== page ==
The story of Inanna (Queen of Heaven) dates to 3000 B.C. in the city of Ur in ancient Sumer. Inanna was the godess of love, fertility and war. The Akkadians called her Ishtar. She appears in a number of fascinating myths and stories, including a cycle of poems describing her relationship with her lover Dumuzi — called Tammuz by the Akkadians — who is the god of vegetation.
When John Craton, the prolific American composer, decided to write an opera, he wanted a story no one else had done. He found the story of Inanna, but the composer Jenni Roditi had already used it for a short avant-garde opera. Another version existed as a rock opera. Yet the story was too good to pass up. Before finishing his opera, in 2003, Craton learned that the Dutch composer Luis Andriessen had already been working on his own version of the story. He also discovered that Canadian composer Rudolph Peters had been commissioned to create the story of Inanna as an opera.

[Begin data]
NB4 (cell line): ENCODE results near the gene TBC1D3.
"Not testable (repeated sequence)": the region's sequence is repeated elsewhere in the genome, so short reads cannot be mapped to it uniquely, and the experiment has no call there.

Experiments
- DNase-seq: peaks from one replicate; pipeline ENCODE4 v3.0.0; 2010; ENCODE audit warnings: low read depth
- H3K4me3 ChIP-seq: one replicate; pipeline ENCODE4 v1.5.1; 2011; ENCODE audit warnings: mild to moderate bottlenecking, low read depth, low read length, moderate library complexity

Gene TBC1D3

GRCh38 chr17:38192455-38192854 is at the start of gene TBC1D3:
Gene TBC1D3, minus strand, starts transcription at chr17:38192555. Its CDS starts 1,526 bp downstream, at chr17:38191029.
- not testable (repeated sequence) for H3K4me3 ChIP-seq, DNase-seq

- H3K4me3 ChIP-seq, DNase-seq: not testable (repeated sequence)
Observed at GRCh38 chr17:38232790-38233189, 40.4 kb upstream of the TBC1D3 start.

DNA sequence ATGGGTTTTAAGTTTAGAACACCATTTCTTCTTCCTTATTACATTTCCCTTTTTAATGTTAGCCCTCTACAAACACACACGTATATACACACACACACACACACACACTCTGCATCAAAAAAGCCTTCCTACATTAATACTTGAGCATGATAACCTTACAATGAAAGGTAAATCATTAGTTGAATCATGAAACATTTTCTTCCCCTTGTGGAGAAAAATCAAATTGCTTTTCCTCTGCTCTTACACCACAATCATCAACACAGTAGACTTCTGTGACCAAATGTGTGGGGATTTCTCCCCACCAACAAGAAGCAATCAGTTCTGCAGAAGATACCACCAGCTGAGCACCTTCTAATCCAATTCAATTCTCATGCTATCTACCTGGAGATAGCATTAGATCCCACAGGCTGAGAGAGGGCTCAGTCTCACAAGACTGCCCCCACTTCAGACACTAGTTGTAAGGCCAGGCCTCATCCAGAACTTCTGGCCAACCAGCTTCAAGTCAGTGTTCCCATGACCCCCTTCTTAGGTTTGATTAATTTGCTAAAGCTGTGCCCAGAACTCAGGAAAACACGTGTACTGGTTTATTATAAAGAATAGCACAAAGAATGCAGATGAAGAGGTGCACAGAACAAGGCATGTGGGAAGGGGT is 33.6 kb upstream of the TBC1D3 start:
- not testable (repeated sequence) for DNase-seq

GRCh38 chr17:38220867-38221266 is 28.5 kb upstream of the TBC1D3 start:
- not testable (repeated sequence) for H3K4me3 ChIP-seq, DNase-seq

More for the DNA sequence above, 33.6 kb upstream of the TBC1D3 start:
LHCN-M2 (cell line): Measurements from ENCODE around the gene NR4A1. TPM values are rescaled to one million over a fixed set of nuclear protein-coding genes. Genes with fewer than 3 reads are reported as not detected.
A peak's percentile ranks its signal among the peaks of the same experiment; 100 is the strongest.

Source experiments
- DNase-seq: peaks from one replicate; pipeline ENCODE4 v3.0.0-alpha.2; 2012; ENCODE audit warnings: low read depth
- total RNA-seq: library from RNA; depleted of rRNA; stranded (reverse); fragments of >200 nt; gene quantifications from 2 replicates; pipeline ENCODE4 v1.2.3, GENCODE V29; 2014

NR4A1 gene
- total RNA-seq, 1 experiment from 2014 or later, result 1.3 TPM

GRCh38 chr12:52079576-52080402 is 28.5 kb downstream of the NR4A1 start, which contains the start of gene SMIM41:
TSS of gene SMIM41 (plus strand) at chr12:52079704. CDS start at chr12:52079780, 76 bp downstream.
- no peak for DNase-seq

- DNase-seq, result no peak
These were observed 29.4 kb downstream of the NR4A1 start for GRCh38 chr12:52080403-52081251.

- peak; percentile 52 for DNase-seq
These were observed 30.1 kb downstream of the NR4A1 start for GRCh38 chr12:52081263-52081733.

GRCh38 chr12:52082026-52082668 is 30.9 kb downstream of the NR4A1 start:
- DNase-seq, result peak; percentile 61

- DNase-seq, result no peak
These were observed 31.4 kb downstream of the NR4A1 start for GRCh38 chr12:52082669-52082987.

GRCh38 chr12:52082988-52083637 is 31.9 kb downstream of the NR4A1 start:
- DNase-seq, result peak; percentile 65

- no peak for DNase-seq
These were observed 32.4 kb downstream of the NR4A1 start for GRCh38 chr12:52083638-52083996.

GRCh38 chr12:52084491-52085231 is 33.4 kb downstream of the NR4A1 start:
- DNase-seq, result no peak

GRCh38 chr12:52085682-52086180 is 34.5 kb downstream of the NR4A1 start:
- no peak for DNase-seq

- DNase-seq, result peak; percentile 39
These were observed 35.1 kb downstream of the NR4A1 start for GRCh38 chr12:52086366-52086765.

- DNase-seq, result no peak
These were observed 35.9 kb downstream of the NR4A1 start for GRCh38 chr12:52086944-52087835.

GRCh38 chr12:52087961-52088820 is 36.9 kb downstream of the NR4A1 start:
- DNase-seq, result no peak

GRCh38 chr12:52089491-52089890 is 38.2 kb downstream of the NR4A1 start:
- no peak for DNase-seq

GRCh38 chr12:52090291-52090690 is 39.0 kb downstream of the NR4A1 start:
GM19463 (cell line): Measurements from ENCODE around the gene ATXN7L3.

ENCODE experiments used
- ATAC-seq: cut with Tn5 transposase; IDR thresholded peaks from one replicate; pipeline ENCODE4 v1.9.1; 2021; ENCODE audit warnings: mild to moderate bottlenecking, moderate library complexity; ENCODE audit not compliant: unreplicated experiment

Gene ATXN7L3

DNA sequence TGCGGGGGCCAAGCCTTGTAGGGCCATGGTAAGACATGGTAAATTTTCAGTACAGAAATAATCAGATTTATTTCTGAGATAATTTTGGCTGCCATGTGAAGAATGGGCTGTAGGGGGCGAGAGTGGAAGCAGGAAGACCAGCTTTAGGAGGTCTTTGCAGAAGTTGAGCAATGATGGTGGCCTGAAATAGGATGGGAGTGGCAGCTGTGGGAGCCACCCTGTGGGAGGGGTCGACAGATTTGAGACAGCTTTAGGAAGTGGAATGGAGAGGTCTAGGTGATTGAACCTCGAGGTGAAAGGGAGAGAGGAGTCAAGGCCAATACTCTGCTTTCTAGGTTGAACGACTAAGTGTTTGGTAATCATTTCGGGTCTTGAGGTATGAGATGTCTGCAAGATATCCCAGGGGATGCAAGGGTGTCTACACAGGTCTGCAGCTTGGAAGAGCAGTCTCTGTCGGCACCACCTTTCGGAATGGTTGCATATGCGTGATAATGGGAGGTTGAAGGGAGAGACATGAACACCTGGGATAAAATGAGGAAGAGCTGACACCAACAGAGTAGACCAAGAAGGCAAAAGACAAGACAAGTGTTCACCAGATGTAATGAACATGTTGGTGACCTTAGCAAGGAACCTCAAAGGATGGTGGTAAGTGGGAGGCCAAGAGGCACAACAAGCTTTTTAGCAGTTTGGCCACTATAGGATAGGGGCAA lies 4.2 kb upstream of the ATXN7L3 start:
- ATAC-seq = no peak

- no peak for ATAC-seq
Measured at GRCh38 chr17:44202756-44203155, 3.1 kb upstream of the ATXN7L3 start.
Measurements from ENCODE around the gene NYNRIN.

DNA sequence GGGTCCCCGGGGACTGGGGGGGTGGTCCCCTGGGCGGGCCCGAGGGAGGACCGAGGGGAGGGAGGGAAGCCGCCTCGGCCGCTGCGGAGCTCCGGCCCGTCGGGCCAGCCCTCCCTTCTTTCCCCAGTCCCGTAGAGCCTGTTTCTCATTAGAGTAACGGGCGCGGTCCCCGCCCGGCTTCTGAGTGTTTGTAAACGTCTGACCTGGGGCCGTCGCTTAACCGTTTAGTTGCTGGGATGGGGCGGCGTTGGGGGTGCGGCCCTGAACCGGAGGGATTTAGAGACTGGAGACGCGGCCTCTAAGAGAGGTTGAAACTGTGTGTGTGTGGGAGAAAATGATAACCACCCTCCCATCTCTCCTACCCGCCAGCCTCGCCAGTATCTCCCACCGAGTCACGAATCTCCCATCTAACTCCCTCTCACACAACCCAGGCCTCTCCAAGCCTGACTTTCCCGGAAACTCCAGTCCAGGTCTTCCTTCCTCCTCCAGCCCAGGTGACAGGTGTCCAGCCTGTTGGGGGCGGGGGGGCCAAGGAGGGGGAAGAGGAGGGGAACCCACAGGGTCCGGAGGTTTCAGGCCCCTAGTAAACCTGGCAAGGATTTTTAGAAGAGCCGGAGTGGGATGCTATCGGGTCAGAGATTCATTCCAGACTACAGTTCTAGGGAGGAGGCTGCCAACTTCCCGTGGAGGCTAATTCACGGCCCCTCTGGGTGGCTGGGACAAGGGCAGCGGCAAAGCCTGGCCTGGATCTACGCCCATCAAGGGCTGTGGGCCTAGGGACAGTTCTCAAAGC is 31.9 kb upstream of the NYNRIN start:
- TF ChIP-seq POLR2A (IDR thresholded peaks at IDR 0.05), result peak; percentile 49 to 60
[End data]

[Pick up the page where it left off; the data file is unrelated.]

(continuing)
"I since have learned of a few others," Craton notes. "I have not heard any of the others except for Roditi's. By the time I learned of the others I was too far along to abandon the project."
Craton's opera Inanna is a large-scale work for full orchestra, singers and dancers. Using poetry and narratives from the period, the opera retells three episodes from the Inanna Poems: the tale of Huluppu Tree, the courtship of Inanna and Dumuzi, and Inanna's descent in to the Underworld.
In his opera Inanna, Craton also follows a tradition set in the 19th century, especially by the Paris Opera, requiring a ballet sequence in operas. Verdi, Gounod, Meyerbeer and many other opera composers of the time included such dance sequences in their stage works. "I'm somewhat of the old school where opera is conerned," says Craton. "I always felt opera to be the ultimate art form and should include aspects of all the arts: music, drama, graphic arts and dance. I definitely wanted to include dance in Inanna. I also believe the ballet helps describe the presence of the serpent, Anzu Bird, and Lilith in the Huluppu Tree."
— Obelit Yadgar